I would like to tell you about some of the projects that took place while I was the director of the Trenton City Museum, an historic house museum with a permanent collection reflecting the city’s past manufacturing history, mostly pottery, and changing contemporary art exhibitions. Small museums are very close to our communities. When you cover the door during visiting hours, and answer the phone when your volunteer has gone for the day, you have direct contact with your public. Coming to the museum, I brought 20 years experience as a professional artist, arts educator of all ages, events planner and project manager. At small museums, staff often must build project teams with community members. I had such experience from partnering with other local artists to form an artists association for a united voice and to revitalize our city.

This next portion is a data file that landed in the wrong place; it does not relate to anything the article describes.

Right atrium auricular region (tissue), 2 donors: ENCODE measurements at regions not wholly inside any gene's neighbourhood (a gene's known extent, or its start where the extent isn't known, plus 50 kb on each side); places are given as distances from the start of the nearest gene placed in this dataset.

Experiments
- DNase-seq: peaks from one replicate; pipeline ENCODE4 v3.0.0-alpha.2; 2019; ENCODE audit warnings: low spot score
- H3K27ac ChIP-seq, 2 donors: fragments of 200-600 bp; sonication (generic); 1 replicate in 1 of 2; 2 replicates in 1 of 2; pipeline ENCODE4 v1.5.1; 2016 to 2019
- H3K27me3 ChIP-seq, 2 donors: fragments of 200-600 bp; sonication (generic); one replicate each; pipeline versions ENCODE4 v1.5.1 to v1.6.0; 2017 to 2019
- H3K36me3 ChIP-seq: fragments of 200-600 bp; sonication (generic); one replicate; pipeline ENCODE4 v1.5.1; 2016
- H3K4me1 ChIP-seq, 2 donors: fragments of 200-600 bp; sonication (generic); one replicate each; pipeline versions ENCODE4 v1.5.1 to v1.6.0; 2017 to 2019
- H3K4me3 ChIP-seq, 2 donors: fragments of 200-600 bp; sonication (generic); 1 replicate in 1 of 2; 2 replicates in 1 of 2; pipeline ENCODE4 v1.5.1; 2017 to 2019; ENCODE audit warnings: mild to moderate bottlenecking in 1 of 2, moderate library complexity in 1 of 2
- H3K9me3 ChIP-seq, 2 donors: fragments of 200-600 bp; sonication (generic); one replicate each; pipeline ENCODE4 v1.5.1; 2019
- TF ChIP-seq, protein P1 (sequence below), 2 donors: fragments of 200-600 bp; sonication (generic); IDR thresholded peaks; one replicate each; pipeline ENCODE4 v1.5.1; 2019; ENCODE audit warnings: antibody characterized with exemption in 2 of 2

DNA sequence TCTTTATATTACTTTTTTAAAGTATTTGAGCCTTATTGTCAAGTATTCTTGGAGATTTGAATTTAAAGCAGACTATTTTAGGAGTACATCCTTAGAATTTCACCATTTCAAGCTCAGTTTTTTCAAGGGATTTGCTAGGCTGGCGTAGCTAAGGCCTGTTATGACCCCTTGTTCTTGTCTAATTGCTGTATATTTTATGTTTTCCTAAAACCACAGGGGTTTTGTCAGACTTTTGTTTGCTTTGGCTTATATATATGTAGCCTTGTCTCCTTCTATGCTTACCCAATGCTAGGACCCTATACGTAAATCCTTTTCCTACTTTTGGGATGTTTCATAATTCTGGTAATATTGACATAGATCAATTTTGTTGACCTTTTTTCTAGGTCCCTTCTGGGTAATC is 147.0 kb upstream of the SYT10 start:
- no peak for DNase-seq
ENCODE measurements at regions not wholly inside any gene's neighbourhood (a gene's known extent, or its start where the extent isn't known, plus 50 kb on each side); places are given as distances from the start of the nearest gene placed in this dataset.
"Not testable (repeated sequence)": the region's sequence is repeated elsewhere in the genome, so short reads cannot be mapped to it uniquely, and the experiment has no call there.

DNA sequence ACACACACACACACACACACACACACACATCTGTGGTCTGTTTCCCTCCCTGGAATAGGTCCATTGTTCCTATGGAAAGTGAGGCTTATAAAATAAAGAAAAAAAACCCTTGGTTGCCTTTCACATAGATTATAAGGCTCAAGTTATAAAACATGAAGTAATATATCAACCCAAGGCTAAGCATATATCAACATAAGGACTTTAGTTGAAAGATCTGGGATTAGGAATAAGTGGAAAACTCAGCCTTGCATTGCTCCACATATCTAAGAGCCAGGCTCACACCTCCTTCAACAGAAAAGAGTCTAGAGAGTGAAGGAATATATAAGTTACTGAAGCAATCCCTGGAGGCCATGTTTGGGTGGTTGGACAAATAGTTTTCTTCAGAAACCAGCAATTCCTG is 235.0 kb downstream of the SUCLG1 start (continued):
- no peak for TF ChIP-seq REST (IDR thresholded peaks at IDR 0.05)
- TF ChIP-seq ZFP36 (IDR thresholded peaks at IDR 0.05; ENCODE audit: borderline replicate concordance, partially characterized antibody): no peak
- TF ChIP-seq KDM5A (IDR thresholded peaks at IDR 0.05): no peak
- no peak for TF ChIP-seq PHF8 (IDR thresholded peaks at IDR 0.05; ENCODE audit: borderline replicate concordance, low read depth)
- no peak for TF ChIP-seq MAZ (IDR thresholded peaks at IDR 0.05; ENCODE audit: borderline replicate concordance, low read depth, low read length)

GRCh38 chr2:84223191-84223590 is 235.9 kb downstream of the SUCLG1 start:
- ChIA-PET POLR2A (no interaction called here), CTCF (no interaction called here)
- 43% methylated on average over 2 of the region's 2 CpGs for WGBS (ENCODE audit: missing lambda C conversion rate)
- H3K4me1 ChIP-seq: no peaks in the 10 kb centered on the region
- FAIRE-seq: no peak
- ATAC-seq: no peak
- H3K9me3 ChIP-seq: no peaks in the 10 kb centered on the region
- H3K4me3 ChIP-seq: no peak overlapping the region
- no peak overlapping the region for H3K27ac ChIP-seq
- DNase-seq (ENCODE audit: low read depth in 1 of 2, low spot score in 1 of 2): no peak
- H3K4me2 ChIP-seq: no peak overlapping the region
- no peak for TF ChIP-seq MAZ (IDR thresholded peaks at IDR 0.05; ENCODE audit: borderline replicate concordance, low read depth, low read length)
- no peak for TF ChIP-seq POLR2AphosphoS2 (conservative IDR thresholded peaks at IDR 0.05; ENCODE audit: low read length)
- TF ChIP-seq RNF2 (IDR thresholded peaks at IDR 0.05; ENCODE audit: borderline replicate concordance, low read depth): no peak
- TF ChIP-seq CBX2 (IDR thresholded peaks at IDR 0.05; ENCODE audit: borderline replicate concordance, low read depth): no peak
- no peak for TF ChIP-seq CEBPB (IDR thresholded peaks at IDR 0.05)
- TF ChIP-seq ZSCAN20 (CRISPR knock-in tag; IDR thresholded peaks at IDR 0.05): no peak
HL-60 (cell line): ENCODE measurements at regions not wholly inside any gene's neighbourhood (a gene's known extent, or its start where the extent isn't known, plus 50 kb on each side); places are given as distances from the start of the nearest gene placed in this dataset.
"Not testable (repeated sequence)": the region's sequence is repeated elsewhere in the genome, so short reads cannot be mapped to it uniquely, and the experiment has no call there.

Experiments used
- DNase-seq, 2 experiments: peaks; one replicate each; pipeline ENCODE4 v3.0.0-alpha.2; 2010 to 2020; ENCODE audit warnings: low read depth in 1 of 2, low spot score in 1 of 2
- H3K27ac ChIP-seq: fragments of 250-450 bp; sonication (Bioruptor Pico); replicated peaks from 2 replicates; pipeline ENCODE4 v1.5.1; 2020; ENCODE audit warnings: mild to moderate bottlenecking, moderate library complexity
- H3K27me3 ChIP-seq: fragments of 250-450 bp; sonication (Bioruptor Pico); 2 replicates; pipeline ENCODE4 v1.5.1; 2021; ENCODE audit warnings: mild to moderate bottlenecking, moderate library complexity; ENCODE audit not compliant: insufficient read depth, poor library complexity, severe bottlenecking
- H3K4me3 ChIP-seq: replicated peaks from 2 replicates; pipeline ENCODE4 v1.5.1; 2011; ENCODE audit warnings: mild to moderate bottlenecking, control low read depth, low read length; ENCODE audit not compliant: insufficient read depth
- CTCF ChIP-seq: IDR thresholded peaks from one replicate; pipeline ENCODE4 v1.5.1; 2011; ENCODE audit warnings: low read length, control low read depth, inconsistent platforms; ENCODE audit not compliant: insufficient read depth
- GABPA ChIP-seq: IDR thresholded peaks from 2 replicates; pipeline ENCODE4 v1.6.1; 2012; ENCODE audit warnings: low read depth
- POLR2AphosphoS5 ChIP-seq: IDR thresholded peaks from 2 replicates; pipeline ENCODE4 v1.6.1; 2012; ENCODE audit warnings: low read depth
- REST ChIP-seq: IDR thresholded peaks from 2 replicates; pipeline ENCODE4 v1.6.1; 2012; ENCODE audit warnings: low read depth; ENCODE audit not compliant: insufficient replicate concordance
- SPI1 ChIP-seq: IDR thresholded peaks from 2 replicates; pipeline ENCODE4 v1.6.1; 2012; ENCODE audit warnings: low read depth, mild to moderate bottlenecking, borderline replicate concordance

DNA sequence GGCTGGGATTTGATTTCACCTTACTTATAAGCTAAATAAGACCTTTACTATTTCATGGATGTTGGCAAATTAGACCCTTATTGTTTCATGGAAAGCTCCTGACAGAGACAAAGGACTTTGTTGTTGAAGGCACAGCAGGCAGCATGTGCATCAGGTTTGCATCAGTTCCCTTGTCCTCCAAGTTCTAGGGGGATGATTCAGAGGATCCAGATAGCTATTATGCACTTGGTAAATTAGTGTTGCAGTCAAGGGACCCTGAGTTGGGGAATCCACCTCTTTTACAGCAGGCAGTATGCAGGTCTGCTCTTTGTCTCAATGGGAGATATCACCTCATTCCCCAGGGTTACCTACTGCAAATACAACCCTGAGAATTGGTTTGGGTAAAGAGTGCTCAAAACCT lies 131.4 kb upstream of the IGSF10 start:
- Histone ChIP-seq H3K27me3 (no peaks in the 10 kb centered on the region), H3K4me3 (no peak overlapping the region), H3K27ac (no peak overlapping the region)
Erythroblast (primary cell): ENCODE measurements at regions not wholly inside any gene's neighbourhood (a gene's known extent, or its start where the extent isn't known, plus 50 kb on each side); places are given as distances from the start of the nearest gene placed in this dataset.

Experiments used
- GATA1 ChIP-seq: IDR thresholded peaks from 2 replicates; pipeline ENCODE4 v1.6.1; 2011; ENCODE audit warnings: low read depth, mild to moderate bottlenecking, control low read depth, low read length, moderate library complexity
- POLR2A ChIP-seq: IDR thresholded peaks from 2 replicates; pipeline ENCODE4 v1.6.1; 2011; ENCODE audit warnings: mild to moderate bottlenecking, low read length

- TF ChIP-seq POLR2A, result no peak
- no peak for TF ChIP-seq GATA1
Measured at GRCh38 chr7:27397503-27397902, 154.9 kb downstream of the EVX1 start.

I relied on this collaborative approach at the museum because of lack of resources and also because I had always enjoyed the energy, creativity and camaraderie that come from the team approach.
I would like to highlight three exhibits from the museum. The first involved partnering with the artists; in the second, the museum put out a call to the community; and the third is an example of the museum being approached by the community.